I tend to disagree with Attaturk's opinion about the extent of Cheney's immunity defense. IMO, one should look to actions by Cheney and then ask whether they fall within the scope of his duties as Vice-President. If they do, they are immune from suit - if not - he's wide open. For example, it would be hard to argue that Harry Whittington, shot in the face by a sitting VP, doesn't have a viable case for negligence against Cheney, since shooting utterly defenseless birds, and Texas trial-lawyers, would seem to fall outside of the constitutionally-envisioned duties of a VP, even a Republican mad-man of a VP.

As far as I know, the duties of a VP include only being ready in the bull-pen shoud GWB choke on a chicken wing, and presiding over the Senate. Later, Attaturk suggests that the standard to be used is whether Cheney could have engaged in the questioned action if he were not the VP - that is, that it was only by virtue of his holding the office that he was able to engage in the complained-of conduct. If that is the correct standard, then the leaking of selected portions of the NIE might be immune - if such leaking is not found to be inherently illegal and thus incapable of being within the scope of his duties (I've never bought into the claim that the VP can instantaneously declassify without going through the prescribed procedures for declassification, fwiw). Cheney will claim that his actions were all for the purpose of getting the admin's position 'out there'. i.e., by leaking cherry-picked portions of the NIE, he was acting w/in the scope of his VP duties - and, if said leak is not illegal, it's a good defense. But, to the extent that he is involved in actions to attack the messenger (and the messenger's wife?) separately from merely 'getting it out there', he's open to suit. When one looks at the notes in the margins of the Wilson column and the 'suggestions' written thereon, I see nothing indicative of VP-ishness. Those are the thoughts of a political operative. They could just as easily have been the brain-child of Mehlman, Matalin, etc. Hard-ball politics has always been the claim; fine - then hard-ball politics it is, and thus, not within the scope of VP duties.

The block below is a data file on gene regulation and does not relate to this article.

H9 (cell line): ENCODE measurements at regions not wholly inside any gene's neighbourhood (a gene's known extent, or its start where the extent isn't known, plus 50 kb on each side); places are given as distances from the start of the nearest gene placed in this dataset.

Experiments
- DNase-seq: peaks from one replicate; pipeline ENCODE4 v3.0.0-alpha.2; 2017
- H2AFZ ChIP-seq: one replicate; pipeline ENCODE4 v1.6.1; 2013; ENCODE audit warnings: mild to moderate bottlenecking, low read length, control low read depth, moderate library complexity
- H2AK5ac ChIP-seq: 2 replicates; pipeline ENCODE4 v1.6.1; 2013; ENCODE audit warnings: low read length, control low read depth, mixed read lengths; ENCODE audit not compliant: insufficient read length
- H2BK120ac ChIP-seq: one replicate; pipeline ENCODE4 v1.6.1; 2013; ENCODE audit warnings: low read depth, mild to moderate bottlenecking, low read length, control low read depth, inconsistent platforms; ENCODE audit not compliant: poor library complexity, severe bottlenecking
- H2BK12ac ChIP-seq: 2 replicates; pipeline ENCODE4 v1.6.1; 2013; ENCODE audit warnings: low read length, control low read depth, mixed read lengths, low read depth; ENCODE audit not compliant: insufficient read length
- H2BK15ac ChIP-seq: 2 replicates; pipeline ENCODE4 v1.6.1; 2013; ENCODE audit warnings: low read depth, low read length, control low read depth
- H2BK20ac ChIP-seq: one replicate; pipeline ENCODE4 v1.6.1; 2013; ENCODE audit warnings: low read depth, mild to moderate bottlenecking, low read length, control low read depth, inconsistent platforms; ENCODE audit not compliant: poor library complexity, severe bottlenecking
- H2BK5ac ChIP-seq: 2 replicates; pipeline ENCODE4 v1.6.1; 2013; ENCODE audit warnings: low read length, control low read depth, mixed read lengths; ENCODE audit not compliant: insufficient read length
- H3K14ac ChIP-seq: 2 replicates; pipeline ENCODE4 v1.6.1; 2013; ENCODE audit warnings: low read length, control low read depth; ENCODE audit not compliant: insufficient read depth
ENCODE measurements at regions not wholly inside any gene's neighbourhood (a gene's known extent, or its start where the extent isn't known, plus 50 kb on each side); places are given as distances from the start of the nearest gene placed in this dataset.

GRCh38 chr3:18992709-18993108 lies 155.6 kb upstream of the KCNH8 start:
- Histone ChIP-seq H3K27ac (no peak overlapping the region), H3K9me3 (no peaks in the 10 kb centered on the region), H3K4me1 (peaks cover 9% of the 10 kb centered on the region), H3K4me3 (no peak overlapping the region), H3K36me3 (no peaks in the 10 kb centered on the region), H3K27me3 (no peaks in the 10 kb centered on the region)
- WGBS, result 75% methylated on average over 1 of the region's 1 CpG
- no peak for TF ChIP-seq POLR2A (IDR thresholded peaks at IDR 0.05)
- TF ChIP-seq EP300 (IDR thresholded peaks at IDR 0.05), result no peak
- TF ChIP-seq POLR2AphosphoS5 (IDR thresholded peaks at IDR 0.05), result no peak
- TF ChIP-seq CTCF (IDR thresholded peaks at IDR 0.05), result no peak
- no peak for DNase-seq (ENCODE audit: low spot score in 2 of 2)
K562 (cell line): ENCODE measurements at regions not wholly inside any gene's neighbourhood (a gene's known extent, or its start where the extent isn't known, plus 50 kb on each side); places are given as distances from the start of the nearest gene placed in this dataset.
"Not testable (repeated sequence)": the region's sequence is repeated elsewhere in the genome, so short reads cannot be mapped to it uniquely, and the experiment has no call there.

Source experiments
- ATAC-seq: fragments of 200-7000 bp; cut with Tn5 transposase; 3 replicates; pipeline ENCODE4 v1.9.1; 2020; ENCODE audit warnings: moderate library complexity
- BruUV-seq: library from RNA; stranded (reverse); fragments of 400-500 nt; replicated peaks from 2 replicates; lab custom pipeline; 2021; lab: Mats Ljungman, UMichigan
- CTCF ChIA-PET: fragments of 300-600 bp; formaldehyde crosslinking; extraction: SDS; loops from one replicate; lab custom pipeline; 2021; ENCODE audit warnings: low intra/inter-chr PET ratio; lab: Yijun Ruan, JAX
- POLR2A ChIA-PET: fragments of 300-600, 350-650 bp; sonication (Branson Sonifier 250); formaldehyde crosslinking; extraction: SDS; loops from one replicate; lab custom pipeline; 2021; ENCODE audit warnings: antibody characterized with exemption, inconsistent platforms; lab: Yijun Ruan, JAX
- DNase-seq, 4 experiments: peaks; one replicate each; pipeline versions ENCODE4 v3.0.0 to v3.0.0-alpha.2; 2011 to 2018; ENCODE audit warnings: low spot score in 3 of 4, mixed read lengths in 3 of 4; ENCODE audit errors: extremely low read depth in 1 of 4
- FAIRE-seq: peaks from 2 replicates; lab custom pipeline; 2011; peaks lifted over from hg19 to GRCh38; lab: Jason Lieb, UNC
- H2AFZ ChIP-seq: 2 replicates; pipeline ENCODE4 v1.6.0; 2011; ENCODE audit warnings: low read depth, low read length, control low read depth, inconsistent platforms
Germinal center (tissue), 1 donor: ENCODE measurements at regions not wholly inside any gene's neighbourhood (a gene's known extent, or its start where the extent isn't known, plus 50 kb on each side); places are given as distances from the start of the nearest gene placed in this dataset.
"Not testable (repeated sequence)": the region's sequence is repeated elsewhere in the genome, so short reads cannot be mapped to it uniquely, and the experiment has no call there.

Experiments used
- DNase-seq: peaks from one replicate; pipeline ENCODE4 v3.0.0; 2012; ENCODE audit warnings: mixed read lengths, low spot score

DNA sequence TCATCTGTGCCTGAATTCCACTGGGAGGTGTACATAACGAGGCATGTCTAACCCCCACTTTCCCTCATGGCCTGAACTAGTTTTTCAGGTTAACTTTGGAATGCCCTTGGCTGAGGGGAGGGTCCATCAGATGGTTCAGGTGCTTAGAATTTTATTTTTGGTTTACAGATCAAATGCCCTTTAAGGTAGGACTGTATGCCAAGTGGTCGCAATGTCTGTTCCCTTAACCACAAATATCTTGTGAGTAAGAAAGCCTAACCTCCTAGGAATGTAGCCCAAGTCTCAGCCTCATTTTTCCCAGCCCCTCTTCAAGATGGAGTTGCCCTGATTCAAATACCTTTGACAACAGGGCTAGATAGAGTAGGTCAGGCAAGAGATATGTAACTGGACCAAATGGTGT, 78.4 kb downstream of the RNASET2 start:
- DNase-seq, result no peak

That having been said, and being once again in full ramble-mode, I'm concerned about statute of limitation issues. Turns out that the Wilsons' claims, per Bivens were subject to a 3-year statute (as opposed to the 4 year period I erroneously suggested earlier). The Wilsons' atty, on Olbermann, said that the timing of the suit was done to beat the Novak column by at least one day. But, as noted here and elswewhere, substantial rat-fucking and devious machinations had already occurred before that column was published. Apparently, the theory is that the Novak column was the culmination of the admin's continuing strategy, if not the utter end-game of such. Hence, an opportunity for all defendants arises: "even if what you say is true, everything I did was done before July 13, 2003, and is thus time-barred". (except for Rove, who can be tied, by virtue of leaking to Novak, directly to and through to the Novak piece on July 14, 2003). I'm not a time-line expert, maybe there's more after that which is actionable, but it would have been a lot safer to have filed this suit using a much more conservative date - say, Wilson's actual trip to Niger, at the earliest, or the date of his WaPo op-ed at the latest. Tying the timing of his filing to Novak's column seems not only odd, but dangerous. I understand not wanting to seem litigious and greedy, but that looks like some irresponsible lawyering to me.